I think the CDR we did came out great. I planned the packaging so we could do all the printing ourselves. The cover ended up being drilled in such a way as to create a letterform that would serve as the focal point of the cover, but also as a stencil to decorate the (otherwise blank) discs. The stenciling helped create color washes on the cover that were then silk screened over in black ink. The type and lines were all cut by hand into freezer paper which served as a silkscreen stencil (thanks art school). We basically banged out all the printing and spraying in an evening. The music however was a nightmare. For some reason when I brought it up to peak level in Audacity it clipped when playing in iTunes?!?!? I can’t figure out why this would be and especially not when it seems to just be this session. Whatever, we got over it, albiet after two days of hell. Mental note… Learn something about mastering (yeah, right). We used the most recent session, which was really cool as it was ready for sale one week after it was recorded. How’s that for a turnaround time? We even sold a couple which is pretty cool.

Here’s the CDR design:


If anybody wants one, they are available on our myspace page:
http://www.myspace.com/latralmagog Send us a friend request while you’re at it!

LATRALMAGOG Sessions IV & V and some philosophical rambling.

July 28, 2007

I think about music a lot as you can (i’m sure) imagine. While thinking about my recent activities as half of latralmagog, I have realised that in a lot of ways, it is an answer to some philosophical problems I have been tossing about in my head for some time. I supposed that makes perfect sense, and I imagine this progression from thought to action is normal for most people if at most times completely unconscious. However for me, it seems to have taken place on opposite ends of the same track where now there is a meeting at the center in latralmagog. On one end is my (seemingly inate) desire to make “difficult” music, and on the other are my philosophies about the personal/social politics of music and the making of music. When I started, both the making of music and the thinking about music were still very young, and so distant were they, that I did not really see them as connected, or as an answer to one-another yet. Here are two of the questions, and the thoughts (not to be seen as “answers” in an absolute sense) behind them.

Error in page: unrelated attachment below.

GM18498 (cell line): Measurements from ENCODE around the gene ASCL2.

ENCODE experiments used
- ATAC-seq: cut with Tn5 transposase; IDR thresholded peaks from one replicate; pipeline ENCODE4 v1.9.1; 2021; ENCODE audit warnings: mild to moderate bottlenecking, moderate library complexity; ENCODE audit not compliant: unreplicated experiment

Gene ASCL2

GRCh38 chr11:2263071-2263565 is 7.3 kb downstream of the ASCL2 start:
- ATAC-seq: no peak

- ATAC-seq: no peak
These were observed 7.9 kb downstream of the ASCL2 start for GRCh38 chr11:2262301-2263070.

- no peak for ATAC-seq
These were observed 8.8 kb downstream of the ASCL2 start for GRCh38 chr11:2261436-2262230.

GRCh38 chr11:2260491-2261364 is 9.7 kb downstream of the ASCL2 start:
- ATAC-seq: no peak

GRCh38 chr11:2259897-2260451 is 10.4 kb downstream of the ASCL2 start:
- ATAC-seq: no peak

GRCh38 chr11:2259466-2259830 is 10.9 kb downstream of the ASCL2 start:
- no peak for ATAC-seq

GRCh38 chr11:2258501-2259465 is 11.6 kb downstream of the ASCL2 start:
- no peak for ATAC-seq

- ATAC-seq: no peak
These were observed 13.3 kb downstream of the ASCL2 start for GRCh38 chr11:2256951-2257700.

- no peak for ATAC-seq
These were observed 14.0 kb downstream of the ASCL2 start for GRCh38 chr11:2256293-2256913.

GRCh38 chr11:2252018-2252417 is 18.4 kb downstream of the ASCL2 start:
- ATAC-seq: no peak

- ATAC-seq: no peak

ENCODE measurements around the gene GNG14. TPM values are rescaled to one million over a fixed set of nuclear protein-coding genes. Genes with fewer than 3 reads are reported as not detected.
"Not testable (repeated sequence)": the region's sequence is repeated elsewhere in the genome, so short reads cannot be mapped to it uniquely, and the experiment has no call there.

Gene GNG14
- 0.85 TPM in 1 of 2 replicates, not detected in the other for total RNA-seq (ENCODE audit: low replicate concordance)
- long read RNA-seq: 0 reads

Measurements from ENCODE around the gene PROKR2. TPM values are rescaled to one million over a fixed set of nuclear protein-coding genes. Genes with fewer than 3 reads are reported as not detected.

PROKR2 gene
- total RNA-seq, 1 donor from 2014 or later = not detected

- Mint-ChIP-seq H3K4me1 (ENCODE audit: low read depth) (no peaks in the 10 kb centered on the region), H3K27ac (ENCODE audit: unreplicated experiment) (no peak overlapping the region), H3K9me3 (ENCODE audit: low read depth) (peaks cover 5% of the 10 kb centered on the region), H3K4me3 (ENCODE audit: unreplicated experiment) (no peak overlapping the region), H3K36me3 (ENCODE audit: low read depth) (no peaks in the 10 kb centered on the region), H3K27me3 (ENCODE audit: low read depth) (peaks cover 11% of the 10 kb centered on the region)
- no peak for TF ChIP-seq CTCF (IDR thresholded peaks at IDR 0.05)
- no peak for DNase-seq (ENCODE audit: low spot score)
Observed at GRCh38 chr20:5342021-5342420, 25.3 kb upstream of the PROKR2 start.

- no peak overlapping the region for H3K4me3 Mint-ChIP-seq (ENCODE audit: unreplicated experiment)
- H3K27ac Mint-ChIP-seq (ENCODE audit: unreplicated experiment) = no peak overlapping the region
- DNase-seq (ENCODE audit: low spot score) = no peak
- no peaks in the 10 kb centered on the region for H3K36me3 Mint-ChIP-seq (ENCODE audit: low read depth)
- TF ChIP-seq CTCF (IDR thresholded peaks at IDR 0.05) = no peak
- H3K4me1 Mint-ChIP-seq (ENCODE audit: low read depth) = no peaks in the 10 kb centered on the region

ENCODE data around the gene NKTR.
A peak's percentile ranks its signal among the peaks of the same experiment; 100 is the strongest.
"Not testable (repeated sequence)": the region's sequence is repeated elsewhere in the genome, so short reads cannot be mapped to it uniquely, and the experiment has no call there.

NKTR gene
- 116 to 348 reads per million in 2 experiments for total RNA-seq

First a quick caveat… I’m thinking outloud here. I don’t really know how to write, and I modify my position all the time, as I grow and change. This is here to encourage thought, not to get you to agree with me. Hopefully you will think, and come to your own conclusions. In the meantime, I hope you at least find my rambling entertaining. :) Oh, and I also didn’t feel like editing this, so you know…

What is music?
Way to start with an easy one huh? Well, from what I have been able to mete out in a combination of my own thoughts and the illuminations of others, it is whatever you think it is. Which is almost an alarmingly simple answer, but it’s almost a stupid question when you think about it, that it’s amazing how it has dogged so many BIG thinkers. When it comes down to it, “Music” is just a word… and like all words that define or deliniate space, its boundaries are only solid in inverse proportion to how much they are being attacked. Thanks to John Cage, the most formidable (in my experience) of the attackers, the word “music” is all but meaningless. In order for it to have any meaning at all, each individual must put their own restrictions on it, but don’t be fool enough to think that anyone will agree with you.